The findings of this study affirm the challenges encountered in monitoring sleep via PSG within this cohort. As sleep traverses across the 24-hour spectrum maintaining electrode placement over this duration is challenging as identified in this study. Further, PSG tethers patients to additional invasive monitoring, and increases the logistical complexities of providing patient care and increases patient discomfort. Technical issues included both poor signal quality due to electrode instability, which was exacerbated by the provision of clinical care in manoeuvring patients on and off the bed, as well as data loss due to the implications of the complexity of recording PSG. These factors frequently resulted in studies with usable data of less than 14 hours, and highlight that PSG is suitable for widespread clinical implementation. As a result, it is imperative that assessment methods are identified that are both feasible and capable of prolong monitoring and, imposes a limited burden to the patient and does not further increase the complexity of providing patient care is required. Recording tolerance was identified as an issue amongst conscious patients with requests to terminate monitoring upon waking from the night of sleep. This was consistent with findings reported by Knauret et al  who reported 31% of medical ICU patients experience issues with monitoring tolerance related to discomfort. The combination of technical issues and patient acceptability of PSG monitoring reiterates that it is an unfavourable approach for widespread sleep monitoring in the ICU and may exacerbate sleep disturbance as a result.
Acknowledging the complexities of PSG monitoring and the limitations of ACTG in terms of patients with limited mobility and higher sedation scores are important considerations when implementing current available sleep monitoring techniques. Judicious assessment of patients should be considered when implementing ACTG for ICU sleep monitoring. In this study the devised exclusion criteria were developed based on previously reported sleep research, and the identified factors that can confound electroencephalographic activity and interpretation. The sedation level primarily reported in this study was a RASS score of zero (calm and cooperative), limited benzodiazepine administration, reduced requirement for invasive mechanical ventilation support, and lower APACHII scores may be critical factors that aided in ACTG’s ability to track patients sleep-wake patterns more accurately. As a result, ACTG monitoring was not implemented in clinical cases where it would have been deemed futile secondary to immobility and high sedation levels.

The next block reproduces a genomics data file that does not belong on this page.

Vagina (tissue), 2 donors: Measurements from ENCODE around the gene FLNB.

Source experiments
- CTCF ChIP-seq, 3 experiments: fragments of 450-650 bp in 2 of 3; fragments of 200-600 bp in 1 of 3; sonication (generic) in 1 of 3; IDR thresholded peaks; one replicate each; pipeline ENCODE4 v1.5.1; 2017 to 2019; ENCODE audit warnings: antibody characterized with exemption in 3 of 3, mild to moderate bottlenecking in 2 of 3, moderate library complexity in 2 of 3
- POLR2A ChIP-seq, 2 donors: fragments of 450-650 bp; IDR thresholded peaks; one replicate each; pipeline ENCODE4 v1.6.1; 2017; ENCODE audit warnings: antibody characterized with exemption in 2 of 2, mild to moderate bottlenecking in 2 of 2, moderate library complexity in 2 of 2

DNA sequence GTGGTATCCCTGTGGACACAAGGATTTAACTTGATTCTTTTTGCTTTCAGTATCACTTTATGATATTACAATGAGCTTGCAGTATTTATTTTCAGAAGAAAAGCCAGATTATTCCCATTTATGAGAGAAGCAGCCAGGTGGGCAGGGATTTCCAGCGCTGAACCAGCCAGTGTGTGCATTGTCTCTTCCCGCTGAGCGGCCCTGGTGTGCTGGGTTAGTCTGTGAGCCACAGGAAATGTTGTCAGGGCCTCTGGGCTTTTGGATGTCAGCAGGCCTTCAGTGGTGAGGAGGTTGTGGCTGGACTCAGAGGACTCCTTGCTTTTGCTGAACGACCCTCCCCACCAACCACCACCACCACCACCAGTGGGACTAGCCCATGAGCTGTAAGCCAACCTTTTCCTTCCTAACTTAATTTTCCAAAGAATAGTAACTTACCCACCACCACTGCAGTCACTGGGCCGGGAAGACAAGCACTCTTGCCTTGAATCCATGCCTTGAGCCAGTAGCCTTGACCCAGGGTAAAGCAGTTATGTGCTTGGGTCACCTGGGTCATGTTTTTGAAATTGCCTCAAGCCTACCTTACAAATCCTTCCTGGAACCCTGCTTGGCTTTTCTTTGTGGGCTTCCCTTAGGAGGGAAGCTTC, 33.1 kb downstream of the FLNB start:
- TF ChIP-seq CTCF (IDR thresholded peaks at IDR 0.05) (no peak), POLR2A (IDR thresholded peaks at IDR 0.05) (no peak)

Sleep disturbance is recognised as a clinical issue that can negatively affect the rehabilitation of ICU patients and their engagement in activities aimed at expediating their recovery . Furthermore, functional, and cognitive recovery has been reported to be impeded amongst patients who are subjected to sleep disturbance and fragmentation [36-37]. The important role sleep has in functional recovery is supported by clinical research which indicates that addressing sleep disturbance amongst critically ill patients leads to reduced disability at discharge [38-39]. Patients capable of spontaneous movement appear to be vulnerable to high levels of sleep disturbance and are potentially a target population within the ICU for sleep promoting interventions. Although, ACTG will not provide detailed information on sleep architecture, its potential application for monitoring sleep characteristics for those with protracted ICU admission may be of value, in that it can track sleep-wake cycles over extended durations, along with assessing the potential response to sleep supporting interventions.
The findings reported in this study need to be considered before extrapolating them more widely, acknowledging that the research involved a single study centre, and as a result the findings may not be transferrable to other Intensive Care Units who have their own unique features and patient demographics. The research site employs a minimal sedation and early mobilisation practice in the provision of care, and as a result, patients may have a lower RASS scores making patients more aware and interactive with their environment.
The implemented exclusion criteria for the study prohibited the recruitment of the most critically ill patients from participating in the study, and the findings cannot be transferred to this patient cohort. The ability to effectively monitor sleep in heavily sedated patients remains clinically challenging, with PSG likely to be the most appropriate assessment method currently available. It may be contended that in most critically ill patients within the ICU the focus of care is primarily on preserving life, and the sleep quality and quantity may not be a critical factor at this point of care. Rather, sleep may be a critical factor in the transitioning of care to recovery, weaning from mechanical ventilation and rehabilitation from critical illness whereby, sleep disturbance and deprivation may contribute to the potential onset of delirium [24, 40-43]. It is amongst this cohort, that ACTG may be most appropriate to implement. ACTG monitoring is not infallible and its limitations need to be acknowledged in terms of its potential to distinguish between voluntary and involuntary movements. Whereby, patients’ wakeful inactivity may be identified as rest or sleep, and activity associated with care interventions such as repositioning may be inaccurately identified as a wakeful state .